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Thread: The X.Org Plans For Ubuntu 12.10

  1. #1
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    Default The X.Org Plans For Ubuntu 12.10

    Phoronix: The X.Org Plans For Ubuntu 12.10

    Here's the X.Org plans for Ubuntu 12.10...

    http://www.phoronix.com/vr.php?view=MTA5OTQ

  2. #2
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    Default Upstream

    [...] just waiting for the work being done by David Airlie at Red Hat and others to get their work finished.
    As always...

  3. #3
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    Hybrid graphics meeting notes before Michael ruins them

    http://summit.ubuntu.com/uds-q/meeti...brid-graphics/

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  5. #5
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    Default

    - They don't expect any level of hybrid graphics support for Ubuntu 12.10, but maybe for Ubuntu 13.04. They're not really looking to do any major upstream work, but just waiting for the work being done by David Airlie at Red Hat and others to get their work finished.
    As always, Canonical is just a consumer - consuming the real, hard work others are doing.
    Compared to Red Hat, which contributes to more or less the full range of important OSS projects, Canonical is far too busy with their own stuff (upstart, unity, ...) to give a lot valueable back to the community.

  6. #6
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    Well, they are doing their own thing: upstart, unity, software centre, etc.

    They are positioning themselves as an inexpensive Mac clone that, only by chance, has Linux under the hood. I don't think that they've ever had a major impact on any GNU or Linux-related project, other than their own stuff.

  7. #7
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    Quote Originally Posted by Linuxhippy View Post
    As always, Canonical is just a consumer - consuming the real, hard work others are doing.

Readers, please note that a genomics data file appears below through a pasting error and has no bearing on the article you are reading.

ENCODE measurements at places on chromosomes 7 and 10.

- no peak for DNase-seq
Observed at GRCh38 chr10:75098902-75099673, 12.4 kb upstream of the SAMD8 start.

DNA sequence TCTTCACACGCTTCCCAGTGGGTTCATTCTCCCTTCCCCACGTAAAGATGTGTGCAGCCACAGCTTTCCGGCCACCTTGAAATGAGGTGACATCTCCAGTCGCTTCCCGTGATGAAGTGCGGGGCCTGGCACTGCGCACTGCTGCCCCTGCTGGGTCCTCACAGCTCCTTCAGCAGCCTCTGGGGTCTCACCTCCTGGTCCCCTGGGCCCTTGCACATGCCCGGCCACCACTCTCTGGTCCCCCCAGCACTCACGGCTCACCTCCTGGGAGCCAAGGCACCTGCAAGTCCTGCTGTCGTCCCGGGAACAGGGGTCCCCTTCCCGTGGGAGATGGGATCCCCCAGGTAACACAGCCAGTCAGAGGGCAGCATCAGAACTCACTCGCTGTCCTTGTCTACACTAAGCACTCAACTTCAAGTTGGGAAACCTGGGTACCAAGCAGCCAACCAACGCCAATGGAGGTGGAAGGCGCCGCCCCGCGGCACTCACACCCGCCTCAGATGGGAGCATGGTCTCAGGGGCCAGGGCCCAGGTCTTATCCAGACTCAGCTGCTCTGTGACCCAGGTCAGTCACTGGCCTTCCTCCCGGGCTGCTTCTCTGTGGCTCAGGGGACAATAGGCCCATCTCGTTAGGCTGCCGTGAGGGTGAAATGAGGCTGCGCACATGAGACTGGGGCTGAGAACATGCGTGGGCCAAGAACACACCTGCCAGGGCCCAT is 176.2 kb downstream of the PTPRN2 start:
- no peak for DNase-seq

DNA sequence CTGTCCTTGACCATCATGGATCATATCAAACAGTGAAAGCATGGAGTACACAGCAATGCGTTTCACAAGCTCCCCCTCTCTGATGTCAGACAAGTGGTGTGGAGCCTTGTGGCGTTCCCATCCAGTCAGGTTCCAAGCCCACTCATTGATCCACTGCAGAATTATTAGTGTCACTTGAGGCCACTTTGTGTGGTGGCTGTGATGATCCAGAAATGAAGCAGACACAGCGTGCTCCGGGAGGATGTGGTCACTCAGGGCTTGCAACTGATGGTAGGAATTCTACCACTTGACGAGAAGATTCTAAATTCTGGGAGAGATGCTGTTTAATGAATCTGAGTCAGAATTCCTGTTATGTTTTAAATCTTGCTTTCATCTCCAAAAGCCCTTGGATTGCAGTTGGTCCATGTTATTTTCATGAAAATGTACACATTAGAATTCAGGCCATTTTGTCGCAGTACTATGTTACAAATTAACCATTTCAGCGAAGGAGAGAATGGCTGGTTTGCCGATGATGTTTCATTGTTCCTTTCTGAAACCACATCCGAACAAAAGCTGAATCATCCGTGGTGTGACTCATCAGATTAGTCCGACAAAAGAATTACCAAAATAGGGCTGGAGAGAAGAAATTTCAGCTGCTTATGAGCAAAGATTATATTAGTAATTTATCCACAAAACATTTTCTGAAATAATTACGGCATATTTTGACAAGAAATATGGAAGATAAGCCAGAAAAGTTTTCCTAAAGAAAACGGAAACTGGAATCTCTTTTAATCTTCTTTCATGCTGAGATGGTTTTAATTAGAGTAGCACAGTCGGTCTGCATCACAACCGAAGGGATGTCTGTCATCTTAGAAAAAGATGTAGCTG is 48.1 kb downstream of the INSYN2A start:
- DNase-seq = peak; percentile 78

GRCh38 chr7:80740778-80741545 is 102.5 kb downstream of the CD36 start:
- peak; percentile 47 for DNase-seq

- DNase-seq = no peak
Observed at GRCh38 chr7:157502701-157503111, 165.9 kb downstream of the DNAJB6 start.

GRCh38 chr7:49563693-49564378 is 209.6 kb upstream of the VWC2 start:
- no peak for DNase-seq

Compared to Red Hat, which contributes to more or less the full range of important OSS projects, Canonical is far too busy with their own stuff (upstart, unity, ...) to give a lot valueable back to the community.

    Read the hybrid notes. Exact opposite of what Michael wrote. The Ubuntu-X team has all of the problems identified and know what to do this cycle. There's a lot of code landing in this release that will help towards it. There will also be upstream participation and coordination.

  8. #8
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    Default X without root

    How about running X without root? (superuser privilegies)

    That ever getting done?

  9. #9

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    As always, Canonical is just a consumer - consuming the real, hard work others are doing.
    Compared to Red Hat, which contributes to more or less the full range of important OSS projects, Canonical is far too busy with their own stuff (upstart, unity, ...) to give a lot valueable back to the community.
    They are positioning themselves as an inexpensive Mac clone that, only by chance, has Linux under the hood. I don't think that they've ever had a major impact on any GNU or Linux-related project, other than their own stuff.
    Laying aside the fact that they do contribute upstream (not so much as Red Hat, obviously, and not in the kernel/driver space), I think Ubuntu has had a huge and beneficial effect on the entire linux ecosystem. Because of Ubuntu, many more people are running linux. Many more OEMs and commercial software companies are considering linux. The public perception of linux is raised. All of which in turn means more people try it. This means more development, more bugs discovered and fixed and so on.

    Writing code isn't the only (or even the main) contribution that can be made to a software ecosystem.

    Also, the majority of linux users run Ubuntu for a reason. If you like, you can argue they are all misguided, insane, led astray by evil marketing or stupid. Personally, I think it'd be a silly argument, though.
    Last edited by baffledmollusc; 05-09-2012 at 08:22 PM.

  10. #10
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    Quote Originally Posted by baffledmollusc View Post
    Laying aside the fact that they do contribute upstream (not so much as Red Hat, obviously, and not in the kernel/driver space), I think Ubuntu has had a huge and beneficial effect on the entire linux ecosystem. Because of Ubuntu, many more people are running linux. Many more OEMs and commercial software companies are considering linux. The public perception of linux is raised. All of which in turn means more people try it. This means more development, more bugs discovered and fixed and so on.
    In principle, I agree with you, and overall my opinion of Ubuntu is rather neutral because of this. There has always been a real need for a "newbie" distro, and nobody had managed to fill this niche before Ubuntu (many had tried).

    But it seems that they are trying to do their own thing. Their webpage doesn't even mention Linux (it's always the "Ubuntu Operating System, faster than PC, prettier than Mac"), they are pushing their own technologies instead of working with the rest (upstart, unity, appstore...), and they prefer to maintain their own patchsets rather than contributing upstream (I don't know if this has changed).

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